One thing is for certain, that owning a hive takes a lot of work to maintain it, and keep the colony healthy. There are so many diseases and opportunist parasites that can reap havoc if the colony is sick or weak. It’s a hobby that takes some devotion. One speaker caught my attention as he spoke about what causes swarming in a hive, where the queen and all her followers leave looking for more space, and just how to avoid it. Lindsay also talked about how he is often called to swarms, and how he gets them back into hives where they can be safe and productive once again.
We chatted afterwards and it turns out that he is a hive inspector. His role is to check hives for disease mostly, and then give the a certificate of health to beekeepers who can then legally own and maintain hives. It’s an annual event that safe guards and traces disease throughout the New Zealand hive community, and that makes total sense. Through such inspections ‘hot spots’ of disease are known across the islands and helps a cause of action to remedy it. Lindsay was visiting Kaikoura on Monday to inspect some hives for a fellow called Perry, who had 15 hives spotted at the base of, and top of some high country there. I asked if I could join them and document it, and with Perry’s consent I drove down Monday to see the hives and Lindsay in action. It has been a long time since I’ve visited Kaikoura, and I was excited to join them.
When I first arrived they were suited up and checking out some hives just off the coastal road near Goose Bay at a strawberry farm. Walking towards them I could see a fellow patting his head, and flicking a branch around as if he was trying to warn off some bees. As I got closer the pissed off bees were onto me, and I could feel the anger! Unlike last time this happened when I started swatting them, and I got stung, I took the advice of Kevin, to curl into a ball face down on the ground when being attacked. I did i exactly that and after a few ‘head butts’ and rapidly buzzing around my head, the bees flew off. I then had time to suit up. I was like WTF Perry! haha.
Perry’s family has a holiday home in Kaikoura, and it comes with 700 Hectares of bush, and boy oh boy was it lush and rich with New Zealand flora! When we got to the high point, the hives were literally over flowing with bees and they were showing signs of swarming. Several hives had heaps of bees covering the outside, signalling that the space inside was not much. It was super foggy and quite humid-warm- with absolutely thousands of bees flying around as they opened up the hives to check for disease. I mentioned to Lindsay that this job was not for everyone as it’s quite the experience being inside a huge loud ‘swarm’ of pissed off honey bees as you rummage through their home. From what I’ve heard, commercial beekeepers struggle to find photographers due to the remoteness of the work, and also working with the bees themselves. For the faint hearted I guess, it is quite scary. Thankfully I’m pretty comfortable being remote and with the hives, and aware that the images I’m capturing are quite unique in the sense of documenting what Beekeeprs experience day after day. I feel my imagery is more for the Beekeeprs and a celebration, than commercial work that is about the product ultimately. It’s an ongoing privilege to spend time with Beekeepers too, and appreciate it very much.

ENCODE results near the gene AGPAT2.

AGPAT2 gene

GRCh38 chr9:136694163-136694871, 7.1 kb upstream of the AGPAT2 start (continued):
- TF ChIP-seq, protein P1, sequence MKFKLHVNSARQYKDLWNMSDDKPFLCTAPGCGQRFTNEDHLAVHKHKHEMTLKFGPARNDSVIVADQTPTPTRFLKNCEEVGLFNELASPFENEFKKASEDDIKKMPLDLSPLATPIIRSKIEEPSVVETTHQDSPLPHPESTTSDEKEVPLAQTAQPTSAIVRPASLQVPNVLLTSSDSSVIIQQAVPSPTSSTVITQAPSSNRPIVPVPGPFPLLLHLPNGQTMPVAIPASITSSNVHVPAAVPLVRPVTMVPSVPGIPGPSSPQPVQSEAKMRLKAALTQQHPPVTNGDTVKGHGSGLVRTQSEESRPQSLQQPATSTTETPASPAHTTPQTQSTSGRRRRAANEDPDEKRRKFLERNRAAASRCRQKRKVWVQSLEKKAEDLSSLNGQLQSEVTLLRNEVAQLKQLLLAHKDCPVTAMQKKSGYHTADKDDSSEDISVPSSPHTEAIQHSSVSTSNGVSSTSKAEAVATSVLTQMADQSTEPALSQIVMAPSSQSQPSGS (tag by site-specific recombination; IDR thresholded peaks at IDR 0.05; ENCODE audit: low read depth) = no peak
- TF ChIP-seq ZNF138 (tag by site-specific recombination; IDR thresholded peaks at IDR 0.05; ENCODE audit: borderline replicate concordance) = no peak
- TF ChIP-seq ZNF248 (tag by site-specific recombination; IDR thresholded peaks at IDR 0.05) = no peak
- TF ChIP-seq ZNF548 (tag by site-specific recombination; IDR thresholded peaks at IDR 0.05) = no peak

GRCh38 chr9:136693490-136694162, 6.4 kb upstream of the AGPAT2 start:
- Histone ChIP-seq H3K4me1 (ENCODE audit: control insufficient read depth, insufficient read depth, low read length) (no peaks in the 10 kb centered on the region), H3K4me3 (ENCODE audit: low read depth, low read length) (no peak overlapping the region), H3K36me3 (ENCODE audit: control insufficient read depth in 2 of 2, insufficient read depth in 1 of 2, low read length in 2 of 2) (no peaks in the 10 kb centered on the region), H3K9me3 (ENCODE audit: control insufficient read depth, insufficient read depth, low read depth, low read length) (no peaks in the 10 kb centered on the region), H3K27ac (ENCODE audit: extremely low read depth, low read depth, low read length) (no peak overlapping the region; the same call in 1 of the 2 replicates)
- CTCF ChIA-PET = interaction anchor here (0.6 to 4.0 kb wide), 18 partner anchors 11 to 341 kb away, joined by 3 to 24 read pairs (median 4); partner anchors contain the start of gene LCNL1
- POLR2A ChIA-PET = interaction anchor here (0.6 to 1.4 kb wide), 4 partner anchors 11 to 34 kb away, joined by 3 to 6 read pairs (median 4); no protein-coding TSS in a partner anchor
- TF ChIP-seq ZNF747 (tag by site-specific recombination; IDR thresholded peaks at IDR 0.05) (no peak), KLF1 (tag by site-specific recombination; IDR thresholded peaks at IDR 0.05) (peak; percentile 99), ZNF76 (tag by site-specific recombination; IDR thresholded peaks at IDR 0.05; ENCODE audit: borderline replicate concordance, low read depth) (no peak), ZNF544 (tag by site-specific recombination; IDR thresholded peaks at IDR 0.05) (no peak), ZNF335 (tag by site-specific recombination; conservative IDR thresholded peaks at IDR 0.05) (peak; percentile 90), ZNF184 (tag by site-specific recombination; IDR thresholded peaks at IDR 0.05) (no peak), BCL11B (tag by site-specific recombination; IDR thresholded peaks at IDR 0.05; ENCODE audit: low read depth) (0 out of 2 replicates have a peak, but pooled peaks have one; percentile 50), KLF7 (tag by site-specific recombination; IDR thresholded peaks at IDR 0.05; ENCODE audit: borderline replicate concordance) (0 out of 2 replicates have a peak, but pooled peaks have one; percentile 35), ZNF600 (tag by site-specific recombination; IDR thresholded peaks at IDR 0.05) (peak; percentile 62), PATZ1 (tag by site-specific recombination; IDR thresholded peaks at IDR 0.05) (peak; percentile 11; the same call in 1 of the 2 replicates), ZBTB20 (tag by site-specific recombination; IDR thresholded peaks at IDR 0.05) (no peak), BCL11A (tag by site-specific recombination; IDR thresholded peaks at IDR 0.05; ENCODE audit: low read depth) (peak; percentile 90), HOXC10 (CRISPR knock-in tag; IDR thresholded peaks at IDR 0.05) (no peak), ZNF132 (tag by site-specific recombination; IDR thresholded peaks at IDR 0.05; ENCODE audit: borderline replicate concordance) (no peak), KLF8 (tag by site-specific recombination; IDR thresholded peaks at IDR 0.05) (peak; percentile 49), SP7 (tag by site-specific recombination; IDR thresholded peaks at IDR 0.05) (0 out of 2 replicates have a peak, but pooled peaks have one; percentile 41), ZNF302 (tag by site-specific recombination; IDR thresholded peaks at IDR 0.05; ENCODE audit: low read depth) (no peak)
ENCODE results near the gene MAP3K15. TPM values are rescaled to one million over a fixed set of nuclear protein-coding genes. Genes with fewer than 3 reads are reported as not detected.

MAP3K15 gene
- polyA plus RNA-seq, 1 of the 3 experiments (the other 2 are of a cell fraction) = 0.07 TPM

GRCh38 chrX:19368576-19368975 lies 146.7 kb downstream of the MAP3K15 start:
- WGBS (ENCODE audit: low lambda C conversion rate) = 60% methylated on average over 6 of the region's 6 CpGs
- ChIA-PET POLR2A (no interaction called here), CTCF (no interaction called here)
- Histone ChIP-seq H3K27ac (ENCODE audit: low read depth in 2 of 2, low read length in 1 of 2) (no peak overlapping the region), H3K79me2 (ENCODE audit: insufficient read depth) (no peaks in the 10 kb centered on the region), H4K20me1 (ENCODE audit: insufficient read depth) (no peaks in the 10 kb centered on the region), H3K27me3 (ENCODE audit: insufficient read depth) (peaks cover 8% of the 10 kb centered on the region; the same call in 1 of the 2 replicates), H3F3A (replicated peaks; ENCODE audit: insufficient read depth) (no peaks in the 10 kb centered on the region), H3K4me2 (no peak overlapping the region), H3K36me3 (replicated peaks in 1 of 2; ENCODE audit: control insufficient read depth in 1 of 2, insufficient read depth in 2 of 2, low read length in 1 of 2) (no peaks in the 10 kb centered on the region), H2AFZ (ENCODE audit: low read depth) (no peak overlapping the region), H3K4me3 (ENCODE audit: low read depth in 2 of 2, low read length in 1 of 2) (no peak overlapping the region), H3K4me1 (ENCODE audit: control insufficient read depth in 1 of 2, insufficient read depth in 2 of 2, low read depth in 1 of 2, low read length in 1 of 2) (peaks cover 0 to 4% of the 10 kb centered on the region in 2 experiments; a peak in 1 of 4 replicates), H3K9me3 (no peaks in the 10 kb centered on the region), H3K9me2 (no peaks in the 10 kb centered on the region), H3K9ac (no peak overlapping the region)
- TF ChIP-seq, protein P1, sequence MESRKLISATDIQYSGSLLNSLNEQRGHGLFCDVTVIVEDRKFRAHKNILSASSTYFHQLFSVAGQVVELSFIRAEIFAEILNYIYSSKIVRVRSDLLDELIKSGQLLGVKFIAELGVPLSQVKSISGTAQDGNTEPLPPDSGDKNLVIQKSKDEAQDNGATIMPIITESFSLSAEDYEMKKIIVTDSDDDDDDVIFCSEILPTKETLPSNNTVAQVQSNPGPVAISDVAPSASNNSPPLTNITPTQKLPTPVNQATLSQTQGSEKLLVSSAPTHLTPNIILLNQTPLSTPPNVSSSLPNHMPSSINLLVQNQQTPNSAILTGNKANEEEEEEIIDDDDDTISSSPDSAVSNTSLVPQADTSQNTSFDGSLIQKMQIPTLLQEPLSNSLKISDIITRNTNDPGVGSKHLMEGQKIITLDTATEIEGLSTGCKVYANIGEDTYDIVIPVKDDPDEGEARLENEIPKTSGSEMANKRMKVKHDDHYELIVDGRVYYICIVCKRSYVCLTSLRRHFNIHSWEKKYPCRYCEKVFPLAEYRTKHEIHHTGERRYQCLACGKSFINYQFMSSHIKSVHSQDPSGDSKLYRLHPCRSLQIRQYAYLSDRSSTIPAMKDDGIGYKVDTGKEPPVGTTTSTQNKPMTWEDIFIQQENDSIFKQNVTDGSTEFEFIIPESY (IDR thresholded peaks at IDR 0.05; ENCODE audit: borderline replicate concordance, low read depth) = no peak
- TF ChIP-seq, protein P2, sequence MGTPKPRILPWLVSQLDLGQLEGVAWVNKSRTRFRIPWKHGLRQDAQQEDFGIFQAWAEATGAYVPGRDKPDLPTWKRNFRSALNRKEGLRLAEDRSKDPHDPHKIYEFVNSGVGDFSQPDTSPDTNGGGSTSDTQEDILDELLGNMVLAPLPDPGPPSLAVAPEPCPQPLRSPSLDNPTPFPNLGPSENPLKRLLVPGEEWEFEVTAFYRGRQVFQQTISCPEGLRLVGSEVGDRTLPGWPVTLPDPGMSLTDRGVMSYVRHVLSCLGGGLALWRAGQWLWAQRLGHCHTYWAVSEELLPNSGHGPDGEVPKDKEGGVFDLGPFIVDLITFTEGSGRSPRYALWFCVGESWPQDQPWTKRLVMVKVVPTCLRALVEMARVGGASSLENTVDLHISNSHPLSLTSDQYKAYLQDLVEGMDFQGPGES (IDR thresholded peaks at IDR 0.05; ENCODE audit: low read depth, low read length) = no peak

Perry must have taken 5 boxes of honey back home to Christchurch on Monday, and after tasting some, I can share that it was utterly beautiful. Pure ‘bush’ honey from bees who are surrounded by flowering natives from Manuka, to Kanuka to Beech Trees and more is divine. At one point the fog lifted and the sun broke through to reveal some peaks and sky. It was beautful. Boy oh boy was it hot in that suit though. I was not even lifting the 40KG boxes, or on my knees working though rack after rack, but felt very hot and uncomfortable during the day. A few times I had to walk off about 500M and just sit in the shade with my vale off. It’s quite intense when your hot and amongst such active hives, and the more time I spend with beekeepers, the more I appreciate just how physically demanding the job is. It must be brutal on hot Summer day for sure. The bonus of the fog though, even though it sacrificed views to the ocean, was just how well it showcased the sheer numbers of bees flying about due to it offering a ‘white background’. I feel that I caught images that showcases just how intense it actually is right in the middle of a giant ‘cloud’ of bees. The close up images of hive ‘comb’ and the larger peanut shaped cells, for the growing the queen bee in, are crops taken from my 35mm camera.
Overall the day was great, and It was pretty nice too, being called the young bloke at 47, with Lindsay in his 60’s, and Perry mid 70’s. I hope I’m as active and passionate as these guys in 20 + years time. Haha. Cheers fellas from the experience and good yarns.